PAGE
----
2019 Lexus RX Review

2019 Lexus RX - Playing the part of an Island entrepreneur


Kiawah Island, South Carolina- Once a year, this scribe and company retreats for a week-long, self-imposed time out to a semi-tropical-like barrier Island paradise just south of historic Charleston, South Carolina; Doctor's order.

The price of a homestead (or second homestead apparently for many residents) remains a bit out of grasp for this run-of-the-mill freelance writer (thus, the rental option). However, my seven days as a pretender, rubbing elbows with the seemingly rich and famous, provided my fragile ego with a welcome med-free psycho-boost.  

Luckily our rag-tag troop looked the part of semi-successful Midwesterners (It's Halloween season after all) thanks to a 2019 Lexus RX L crossover, a set of wheels procured via the Charlotte region's DriveShop Automotive Livery team.  Ours was not the only RX L spotted along the narrow, Spanish-mossed-draped Island roads as this versatile, well established luxury ride provides room for up to eight and accompanying vacation gear.  

The L suffix designates a 'long' or extended version of the conventional and popular two-row RX. The RX L adds third-row seating, too. Both offer front-wheel drive or Midwest-friendly all-wheel drive.

The 2019 RX reflects a fourth-generation effort on board since the 2016 model year. It debuted in 1998 boasting car-like uni-body structure rather than truck-like underpinnings.  While uni-body mid-size luxury crossovers remain ubiquitous today, back in 1998 this was forward thinking.

The extended 'L' version is relatively new, debuting in 2018, extending body length by 4.3 inches from the two-row version.  Expect no major updates with either body length in 2019.  However, upcoming 2020 models include a wide array of mid-cycle updates.

For those seeking safety in numbers, few can match RX's bottom line.  With 76,170 unit sales through September, it ranks not only as the best-selling crossover at Lexus, but the brand's top seller regardless of body style.  Zooming out at a macro level, RX continually ranks as one of the best-selling luxury crossovers of any size from any upscale automaker.  Lexus bundles together two-row Lexus RX 350 and three-row RX L sales numbers so breaking down results requires inside reconnaissance not privy to this vacationer.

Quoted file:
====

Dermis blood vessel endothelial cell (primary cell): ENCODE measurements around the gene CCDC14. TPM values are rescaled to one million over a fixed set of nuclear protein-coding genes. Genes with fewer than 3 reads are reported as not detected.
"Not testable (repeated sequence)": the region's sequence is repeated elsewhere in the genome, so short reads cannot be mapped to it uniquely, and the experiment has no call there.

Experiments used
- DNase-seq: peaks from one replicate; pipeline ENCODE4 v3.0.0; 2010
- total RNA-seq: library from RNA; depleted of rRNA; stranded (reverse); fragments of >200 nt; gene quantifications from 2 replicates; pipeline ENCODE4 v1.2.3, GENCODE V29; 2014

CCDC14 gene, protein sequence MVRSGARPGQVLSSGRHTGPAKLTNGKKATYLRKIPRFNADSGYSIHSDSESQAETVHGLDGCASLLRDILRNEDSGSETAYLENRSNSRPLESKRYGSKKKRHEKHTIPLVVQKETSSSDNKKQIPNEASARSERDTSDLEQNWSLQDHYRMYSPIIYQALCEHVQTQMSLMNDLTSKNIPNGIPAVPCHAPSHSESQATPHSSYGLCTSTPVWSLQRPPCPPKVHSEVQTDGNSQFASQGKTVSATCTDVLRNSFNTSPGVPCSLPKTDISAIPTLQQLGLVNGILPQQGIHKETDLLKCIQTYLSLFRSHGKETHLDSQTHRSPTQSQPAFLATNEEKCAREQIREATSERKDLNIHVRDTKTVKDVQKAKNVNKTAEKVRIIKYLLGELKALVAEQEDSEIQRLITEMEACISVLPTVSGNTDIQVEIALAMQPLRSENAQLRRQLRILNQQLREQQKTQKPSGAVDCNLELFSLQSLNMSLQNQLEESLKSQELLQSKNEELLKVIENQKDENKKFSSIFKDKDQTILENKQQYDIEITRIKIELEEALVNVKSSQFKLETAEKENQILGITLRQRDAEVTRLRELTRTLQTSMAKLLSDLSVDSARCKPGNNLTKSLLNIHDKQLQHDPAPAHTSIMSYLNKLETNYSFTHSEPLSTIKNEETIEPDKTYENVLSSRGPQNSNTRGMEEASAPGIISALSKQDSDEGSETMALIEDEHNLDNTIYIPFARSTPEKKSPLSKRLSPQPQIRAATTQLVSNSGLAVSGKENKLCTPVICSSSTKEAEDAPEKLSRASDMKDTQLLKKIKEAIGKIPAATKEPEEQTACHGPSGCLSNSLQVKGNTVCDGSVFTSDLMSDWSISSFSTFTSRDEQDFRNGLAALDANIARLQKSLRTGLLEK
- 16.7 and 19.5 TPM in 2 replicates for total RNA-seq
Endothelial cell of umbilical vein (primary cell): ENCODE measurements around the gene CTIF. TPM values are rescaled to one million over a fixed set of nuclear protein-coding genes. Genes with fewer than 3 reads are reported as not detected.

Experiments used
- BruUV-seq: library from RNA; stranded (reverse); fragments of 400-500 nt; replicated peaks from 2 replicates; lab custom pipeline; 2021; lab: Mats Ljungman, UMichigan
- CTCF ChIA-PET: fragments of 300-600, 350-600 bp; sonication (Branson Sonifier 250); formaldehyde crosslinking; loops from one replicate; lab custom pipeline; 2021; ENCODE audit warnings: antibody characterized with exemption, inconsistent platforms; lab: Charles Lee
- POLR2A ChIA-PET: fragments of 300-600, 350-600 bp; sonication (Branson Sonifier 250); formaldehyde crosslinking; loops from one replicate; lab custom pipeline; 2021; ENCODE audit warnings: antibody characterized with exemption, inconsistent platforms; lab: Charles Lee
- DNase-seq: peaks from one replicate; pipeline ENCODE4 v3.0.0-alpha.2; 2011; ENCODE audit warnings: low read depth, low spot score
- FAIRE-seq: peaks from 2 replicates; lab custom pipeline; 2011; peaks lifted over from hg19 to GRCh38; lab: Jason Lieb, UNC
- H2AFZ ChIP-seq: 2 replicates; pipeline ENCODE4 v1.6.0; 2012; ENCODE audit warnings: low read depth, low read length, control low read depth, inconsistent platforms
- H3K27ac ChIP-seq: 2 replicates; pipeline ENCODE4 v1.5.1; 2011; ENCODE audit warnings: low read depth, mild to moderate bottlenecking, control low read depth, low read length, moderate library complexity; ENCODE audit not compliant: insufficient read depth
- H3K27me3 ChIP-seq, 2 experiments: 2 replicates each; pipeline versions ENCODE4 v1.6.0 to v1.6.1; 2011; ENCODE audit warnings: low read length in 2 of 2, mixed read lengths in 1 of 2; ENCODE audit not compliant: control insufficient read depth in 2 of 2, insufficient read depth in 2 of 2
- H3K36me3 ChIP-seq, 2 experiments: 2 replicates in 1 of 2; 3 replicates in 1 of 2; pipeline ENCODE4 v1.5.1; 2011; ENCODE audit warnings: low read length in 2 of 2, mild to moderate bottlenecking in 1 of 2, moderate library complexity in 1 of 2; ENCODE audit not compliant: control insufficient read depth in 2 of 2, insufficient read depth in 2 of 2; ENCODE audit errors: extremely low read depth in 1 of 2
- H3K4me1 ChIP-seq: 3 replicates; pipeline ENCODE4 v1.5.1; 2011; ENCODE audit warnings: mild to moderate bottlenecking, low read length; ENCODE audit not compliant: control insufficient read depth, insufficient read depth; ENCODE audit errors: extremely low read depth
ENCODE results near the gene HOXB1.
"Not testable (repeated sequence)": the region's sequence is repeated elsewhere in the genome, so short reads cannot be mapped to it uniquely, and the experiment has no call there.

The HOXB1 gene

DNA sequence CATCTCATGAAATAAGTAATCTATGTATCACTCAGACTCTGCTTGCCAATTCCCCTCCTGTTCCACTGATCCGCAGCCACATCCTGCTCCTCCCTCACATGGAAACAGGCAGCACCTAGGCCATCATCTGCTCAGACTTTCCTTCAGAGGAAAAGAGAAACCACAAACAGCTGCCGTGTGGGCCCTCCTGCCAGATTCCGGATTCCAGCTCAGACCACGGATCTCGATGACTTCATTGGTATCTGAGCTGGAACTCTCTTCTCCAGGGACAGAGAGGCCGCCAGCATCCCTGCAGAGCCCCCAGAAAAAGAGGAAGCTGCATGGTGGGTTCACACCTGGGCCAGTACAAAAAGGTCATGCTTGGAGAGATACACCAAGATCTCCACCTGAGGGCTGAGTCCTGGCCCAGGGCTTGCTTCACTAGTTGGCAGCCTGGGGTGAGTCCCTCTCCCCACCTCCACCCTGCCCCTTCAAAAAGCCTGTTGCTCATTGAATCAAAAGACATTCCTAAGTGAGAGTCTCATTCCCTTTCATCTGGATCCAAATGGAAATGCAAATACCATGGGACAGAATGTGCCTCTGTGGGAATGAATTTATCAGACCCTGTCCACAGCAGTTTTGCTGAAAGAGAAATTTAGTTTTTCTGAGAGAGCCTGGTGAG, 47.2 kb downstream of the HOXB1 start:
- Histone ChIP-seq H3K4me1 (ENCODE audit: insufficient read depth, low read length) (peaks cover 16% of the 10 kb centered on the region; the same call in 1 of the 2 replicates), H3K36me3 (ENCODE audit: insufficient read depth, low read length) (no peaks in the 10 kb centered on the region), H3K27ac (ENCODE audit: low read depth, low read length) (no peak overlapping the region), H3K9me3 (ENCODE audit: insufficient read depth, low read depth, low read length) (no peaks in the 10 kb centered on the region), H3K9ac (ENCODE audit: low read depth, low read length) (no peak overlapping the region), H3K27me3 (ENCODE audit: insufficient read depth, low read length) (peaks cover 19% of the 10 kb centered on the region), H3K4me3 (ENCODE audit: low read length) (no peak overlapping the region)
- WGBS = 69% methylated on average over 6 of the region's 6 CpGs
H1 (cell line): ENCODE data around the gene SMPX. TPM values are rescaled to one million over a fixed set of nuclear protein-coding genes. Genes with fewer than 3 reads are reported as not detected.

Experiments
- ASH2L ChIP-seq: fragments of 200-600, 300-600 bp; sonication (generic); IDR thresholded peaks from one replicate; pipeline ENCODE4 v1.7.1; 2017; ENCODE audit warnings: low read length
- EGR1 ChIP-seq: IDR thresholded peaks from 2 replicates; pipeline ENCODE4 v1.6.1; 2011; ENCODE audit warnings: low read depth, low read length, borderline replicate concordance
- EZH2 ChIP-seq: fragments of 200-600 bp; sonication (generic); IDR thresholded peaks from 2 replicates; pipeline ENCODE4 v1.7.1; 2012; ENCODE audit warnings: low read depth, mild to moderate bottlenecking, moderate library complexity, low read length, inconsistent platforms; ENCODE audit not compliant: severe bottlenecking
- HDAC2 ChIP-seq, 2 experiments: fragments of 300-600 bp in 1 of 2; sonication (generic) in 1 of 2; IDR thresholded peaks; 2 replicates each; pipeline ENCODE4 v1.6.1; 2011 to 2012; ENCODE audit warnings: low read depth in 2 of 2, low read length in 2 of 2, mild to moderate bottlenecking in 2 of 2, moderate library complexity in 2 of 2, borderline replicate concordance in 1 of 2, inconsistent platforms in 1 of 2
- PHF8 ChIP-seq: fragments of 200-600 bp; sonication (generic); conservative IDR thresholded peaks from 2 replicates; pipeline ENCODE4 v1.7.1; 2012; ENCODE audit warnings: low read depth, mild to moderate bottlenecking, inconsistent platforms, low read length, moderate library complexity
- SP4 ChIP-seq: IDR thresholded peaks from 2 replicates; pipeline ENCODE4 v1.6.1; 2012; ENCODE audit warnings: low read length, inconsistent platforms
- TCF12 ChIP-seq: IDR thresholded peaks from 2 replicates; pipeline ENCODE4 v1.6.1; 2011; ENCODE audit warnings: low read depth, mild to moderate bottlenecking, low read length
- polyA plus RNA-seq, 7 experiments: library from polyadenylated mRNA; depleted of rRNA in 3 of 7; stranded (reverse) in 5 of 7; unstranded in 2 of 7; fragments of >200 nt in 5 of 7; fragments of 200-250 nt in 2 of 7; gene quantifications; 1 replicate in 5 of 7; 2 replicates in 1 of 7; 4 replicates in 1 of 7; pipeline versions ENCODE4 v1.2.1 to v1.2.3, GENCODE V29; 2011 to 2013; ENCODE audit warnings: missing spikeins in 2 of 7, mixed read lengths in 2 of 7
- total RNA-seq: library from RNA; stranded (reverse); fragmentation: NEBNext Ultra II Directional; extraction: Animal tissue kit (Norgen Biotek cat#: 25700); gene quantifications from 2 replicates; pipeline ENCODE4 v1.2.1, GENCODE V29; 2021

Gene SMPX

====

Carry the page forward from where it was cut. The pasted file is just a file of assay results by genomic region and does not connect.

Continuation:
Upfront, the prominent spindle grille, framed in chrome, alerts other luxury makes trolling the Island that RX is a member of the family Lexus.  This 'Face of Lexus,' was launched some seven years ago to mixed reviews starting with sedans.  While polarizing and resembling a truncated hour glass, the look emanates Lexus.

From a profile perspective, chrome stripping framing side door window tops dips down in a wavy fashion from the 'C" pillar through the cargo area window. A side character crease starts near the lower front door, curving up slightly through the rear side door towards the rear.

Either length RX opts for smooth, relaxing elegance rather than a sport's tuned experience. Lexus set the bar for interior quietness; sounds emitting from the veteran 3.5-liter V-6 remains a soft hum inside the cocoon of silence.  The multi-level stepped dashboard and steeply raked windshield create an aura of roominess combined with faux wood and soft-touch materials with stitching highlights.  

The circular analog clock centers the dash combining an elegant yesteryear time piece with modern technology including the prominent multi-function flat screen jetting up from the above level and set far back.

Our tester added the, sizeable 12.3-inch rectangular split-screen.  A smaller eight-inch size comes standard. Both are of non-touch variety, utilizing the somewhat cumbersome 'remote touch interface,' machinations located between front buckets to interact with the screen.

A wrist rest minimizes finger fatigue as digits navigate screen selections via a square, slightly elevated wiggle-pad.  Push down on the pad to select options via a movable and darting screen curser. Three quick keys near the pad (map, home, return) helps speed the process.

Directly aft of inline dual beverage holders between supportive front buckets, a circular chrome twist knob, commanding three drive modes: normal, sport and eco. An electronic parking brake tab resides in front of the eight-speed vertically-sliding transmission shifter.